THE POLE AND AMERICA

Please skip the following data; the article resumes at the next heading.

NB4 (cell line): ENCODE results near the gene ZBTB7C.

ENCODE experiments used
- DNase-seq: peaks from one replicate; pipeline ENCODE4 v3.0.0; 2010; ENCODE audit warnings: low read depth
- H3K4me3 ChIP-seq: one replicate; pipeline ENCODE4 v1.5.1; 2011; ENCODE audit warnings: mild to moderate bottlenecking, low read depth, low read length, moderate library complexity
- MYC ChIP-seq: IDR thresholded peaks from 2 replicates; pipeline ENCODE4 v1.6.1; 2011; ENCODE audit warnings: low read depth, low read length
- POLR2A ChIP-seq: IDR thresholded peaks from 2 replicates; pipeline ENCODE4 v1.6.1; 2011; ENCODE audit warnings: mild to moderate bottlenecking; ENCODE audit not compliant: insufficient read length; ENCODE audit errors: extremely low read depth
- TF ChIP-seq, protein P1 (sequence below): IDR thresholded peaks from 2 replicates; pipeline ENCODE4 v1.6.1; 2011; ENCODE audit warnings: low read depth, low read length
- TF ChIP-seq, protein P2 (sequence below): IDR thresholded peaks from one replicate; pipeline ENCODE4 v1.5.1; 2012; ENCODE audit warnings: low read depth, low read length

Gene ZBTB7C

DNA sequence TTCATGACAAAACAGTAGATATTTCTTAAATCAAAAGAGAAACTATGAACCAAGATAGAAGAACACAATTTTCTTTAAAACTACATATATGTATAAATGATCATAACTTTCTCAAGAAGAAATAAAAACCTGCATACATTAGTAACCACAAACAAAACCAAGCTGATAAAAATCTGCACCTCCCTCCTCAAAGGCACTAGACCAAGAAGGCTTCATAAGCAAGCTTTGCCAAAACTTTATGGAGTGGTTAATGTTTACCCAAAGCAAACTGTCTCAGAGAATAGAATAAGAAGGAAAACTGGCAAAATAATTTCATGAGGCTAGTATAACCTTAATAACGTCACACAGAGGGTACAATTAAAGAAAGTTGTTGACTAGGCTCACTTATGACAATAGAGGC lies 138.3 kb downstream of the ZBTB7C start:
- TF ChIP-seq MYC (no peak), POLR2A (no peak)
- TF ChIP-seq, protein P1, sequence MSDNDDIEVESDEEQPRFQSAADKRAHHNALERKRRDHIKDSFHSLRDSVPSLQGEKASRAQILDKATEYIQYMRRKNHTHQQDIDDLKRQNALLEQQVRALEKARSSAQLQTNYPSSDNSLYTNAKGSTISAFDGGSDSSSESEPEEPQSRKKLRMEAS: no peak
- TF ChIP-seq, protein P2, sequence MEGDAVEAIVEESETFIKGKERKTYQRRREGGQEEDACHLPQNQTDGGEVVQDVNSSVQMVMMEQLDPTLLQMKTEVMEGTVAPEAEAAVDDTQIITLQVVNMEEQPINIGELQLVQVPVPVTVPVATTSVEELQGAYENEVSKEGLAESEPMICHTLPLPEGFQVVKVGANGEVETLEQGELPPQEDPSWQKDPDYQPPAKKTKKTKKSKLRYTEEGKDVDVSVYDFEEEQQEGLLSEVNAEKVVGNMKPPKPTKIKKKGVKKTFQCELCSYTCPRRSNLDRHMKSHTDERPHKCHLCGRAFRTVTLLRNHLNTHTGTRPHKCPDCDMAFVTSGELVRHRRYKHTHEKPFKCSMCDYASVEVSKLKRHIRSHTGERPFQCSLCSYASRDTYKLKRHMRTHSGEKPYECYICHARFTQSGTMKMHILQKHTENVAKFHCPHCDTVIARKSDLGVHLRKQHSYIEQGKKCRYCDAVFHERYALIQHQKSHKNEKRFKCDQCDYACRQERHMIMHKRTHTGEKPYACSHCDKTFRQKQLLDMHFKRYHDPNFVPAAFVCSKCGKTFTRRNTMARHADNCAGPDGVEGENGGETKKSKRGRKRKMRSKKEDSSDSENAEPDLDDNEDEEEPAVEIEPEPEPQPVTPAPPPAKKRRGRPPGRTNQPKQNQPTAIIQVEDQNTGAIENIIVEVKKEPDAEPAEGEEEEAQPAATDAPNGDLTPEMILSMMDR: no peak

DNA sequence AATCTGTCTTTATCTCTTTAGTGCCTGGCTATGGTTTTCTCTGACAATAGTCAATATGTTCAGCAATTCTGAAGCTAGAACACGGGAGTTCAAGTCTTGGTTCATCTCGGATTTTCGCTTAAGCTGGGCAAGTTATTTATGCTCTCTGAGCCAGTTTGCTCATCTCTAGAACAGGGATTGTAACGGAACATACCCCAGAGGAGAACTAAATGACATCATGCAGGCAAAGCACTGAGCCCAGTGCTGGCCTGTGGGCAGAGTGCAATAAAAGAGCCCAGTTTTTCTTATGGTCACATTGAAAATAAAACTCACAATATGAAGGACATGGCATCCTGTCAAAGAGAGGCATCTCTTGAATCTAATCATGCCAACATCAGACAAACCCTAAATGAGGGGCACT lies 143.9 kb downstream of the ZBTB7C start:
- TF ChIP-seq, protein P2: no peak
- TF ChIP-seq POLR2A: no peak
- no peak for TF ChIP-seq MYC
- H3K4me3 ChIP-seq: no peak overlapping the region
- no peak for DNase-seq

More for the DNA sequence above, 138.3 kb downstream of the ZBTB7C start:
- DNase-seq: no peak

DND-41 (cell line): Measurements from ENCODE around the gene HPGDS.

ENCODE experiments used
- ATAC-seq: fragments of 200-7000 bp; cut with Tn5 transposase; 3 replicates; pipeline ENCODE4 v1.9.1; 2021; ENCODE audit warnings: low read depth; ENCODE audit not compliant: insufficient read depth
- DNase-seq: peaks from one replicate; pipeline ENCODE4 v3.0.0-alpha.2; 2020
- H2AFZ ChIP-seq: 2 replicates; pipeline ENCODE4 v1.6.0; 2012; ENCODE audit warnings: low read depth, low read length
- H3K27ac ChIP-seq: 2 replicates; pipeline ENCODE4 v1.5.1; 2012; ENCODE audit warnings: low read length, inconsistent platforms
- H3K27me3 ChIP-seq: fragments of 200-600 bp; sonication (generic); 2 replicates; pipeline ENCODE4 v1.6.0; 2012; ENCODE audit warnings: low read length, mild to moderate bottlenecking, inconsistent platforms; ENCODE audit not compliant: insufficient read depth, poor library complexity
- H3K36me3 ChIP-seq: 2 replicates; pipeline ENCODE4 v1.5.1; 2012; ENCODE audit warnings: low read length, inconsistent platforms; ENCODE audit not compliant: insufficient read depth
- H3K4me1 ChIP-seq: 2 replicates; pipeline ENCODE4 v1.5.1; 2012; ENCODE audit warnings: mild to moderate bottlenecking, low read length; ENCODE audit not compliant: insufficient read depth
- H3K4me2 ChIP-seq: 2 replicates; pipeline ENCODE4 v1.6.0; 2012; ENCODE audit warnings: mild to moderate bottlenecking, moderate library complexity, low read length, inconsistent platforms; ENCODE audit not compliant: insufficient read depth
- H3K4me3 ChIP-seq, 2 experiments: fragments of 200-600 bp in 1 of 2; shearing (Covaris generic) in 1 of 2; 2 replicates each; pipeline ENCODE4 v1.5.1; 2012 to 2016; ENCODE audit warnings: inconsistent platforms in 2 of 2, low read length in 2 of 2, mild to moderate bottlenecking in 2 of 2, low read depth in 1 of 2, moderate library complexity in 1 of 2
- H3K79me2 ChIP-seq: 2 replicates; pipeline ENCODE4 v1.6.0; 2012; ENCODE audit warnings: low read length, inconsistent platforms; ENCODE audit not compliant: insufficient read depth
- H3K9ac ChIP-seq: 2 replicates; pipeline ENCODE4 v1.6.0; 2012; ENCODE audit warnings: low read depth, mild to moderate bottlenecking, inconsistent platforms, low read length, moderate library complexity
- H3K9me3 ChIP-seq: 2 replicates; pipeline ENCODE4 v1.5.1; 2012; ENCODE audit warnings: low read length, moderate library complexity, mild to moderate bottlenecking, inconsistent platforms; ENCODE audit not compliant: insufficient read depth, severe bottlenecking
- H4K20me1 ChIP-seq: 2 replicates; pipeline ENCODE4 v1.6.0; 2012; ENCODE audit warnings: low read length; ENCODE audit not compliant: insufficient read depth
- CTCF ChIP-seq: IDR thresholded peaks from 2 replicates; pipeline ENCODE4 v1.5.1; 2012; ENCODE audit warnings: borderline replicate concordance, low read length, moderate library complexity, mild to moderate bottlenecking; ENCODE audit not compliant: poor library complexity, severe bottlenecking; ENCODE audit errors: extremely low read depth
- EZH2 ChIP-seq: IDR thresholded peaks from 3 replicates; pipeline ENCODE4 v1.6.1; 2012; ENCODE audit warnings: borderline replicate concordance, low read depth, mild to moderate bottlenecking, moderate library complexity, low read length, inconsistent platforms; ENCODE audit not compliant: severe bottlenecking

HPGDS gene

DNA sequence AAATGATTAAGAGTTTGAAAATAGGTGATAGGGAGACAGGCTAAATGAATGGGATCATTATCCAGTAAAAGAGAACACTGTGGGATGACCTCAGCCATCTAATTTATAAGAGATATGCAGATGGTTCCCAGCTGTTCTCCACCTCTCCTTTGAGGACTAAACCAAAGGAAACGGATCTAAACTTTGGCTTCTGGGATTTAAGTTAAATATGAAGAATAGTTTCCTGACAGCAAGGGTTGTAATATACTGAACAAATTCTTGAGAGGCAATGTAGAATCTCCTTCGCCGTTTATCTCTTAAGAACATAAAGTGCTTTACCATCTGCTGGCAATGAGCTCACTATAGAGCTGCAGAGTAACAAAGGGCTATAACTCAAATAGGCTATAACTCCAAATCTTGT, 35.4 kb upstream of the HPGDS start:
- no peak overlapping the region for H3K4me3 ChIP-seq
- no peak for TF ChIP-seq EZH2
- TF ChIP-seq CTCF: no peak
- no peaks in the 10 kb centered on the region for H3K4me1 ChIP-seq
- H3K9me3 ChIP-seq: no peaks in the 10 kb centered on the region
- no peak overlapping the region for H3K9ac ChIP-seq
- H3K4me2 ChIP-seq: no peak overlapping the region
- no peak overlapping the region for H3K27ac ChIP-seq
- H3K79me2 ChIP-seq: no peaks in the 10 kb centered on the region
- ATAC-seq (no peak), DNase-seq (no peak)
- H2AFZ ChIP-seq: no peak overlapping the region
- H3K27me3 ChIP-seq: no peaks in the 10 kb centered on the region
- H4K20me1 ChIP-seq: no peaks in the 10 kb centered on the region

Cavelier de la Sale could not allow himself to remain exposed to these calumnious imputations. On the one side, honour prompted him to return to France to exculpate himself; on the other, he would not leave others to reap the profit of his discoveries. He set out, therefore, and received from Seignelay a kindly welcome. The minister had not been much influenced by the letters of M. de la Barre; he was aware that men could not accomplish great achievements without wounding much self-love, nor without making numerous enemies. La Sale took the opportunity to explain to him his project of discovering the mouth of the Mississippi by sea, in order to open a way for French vessels, and to found an establishment there. The minister entered into these views, and gave him a commission which placed Frenchmen and savages under his orders, from Fort St. Louis to the sea. At the same time the commandant of the squadron which was to transport him to America, was to be under his authority, and to furnish him on his disembarkation with all the succours which he might require, provided that nothing was done to the prejudice of the king. Four vessels, one of them a frigate of forty guns, commanded by M. de Beaujeu were to carry 280 persons, including the crews, to the mouth of the Mississippi, to form the nucleus of the new colony. Soldiers and artisans had been very badly chosen, as was perceived when too late, and no one knew his business. Setting sail from La Rochelle, on July 24th, 1684, the little squadron was almost immediately obliged to return to port, the bowsprit of the frigate having broken suddenly in the very finest weather. This inexplicable accident was the commencement of misunderstanding between M. de Beaujeu and M. de la Sale. The former could scarcely be pleased to see himself subordinated to a private individual, and did not forgive Cavelier this. Nothing however would have been more easy than to decline the command. La Sale had not the gentleness of manner and the politeness necessary to conciliate his companions. The disagreement did but gather force during the voyage by reason of the obstacles raised by M. de Beaujeu to the rapidity and secrecy of the expedition. The annoyances of La Sale had indeed become so great when he arrived at St. Domingo, that he fell seriously ill. He recovered, however, and the expedition set sail again on November 25th. A month later, it was off Florida; but, as "La Sale had been assured that in the Gulf of Mexico, all the currents bore eastwards, he did not doubt that the mouth of the Mississippi must be far to the west; an error which was the source of all his misfortunes."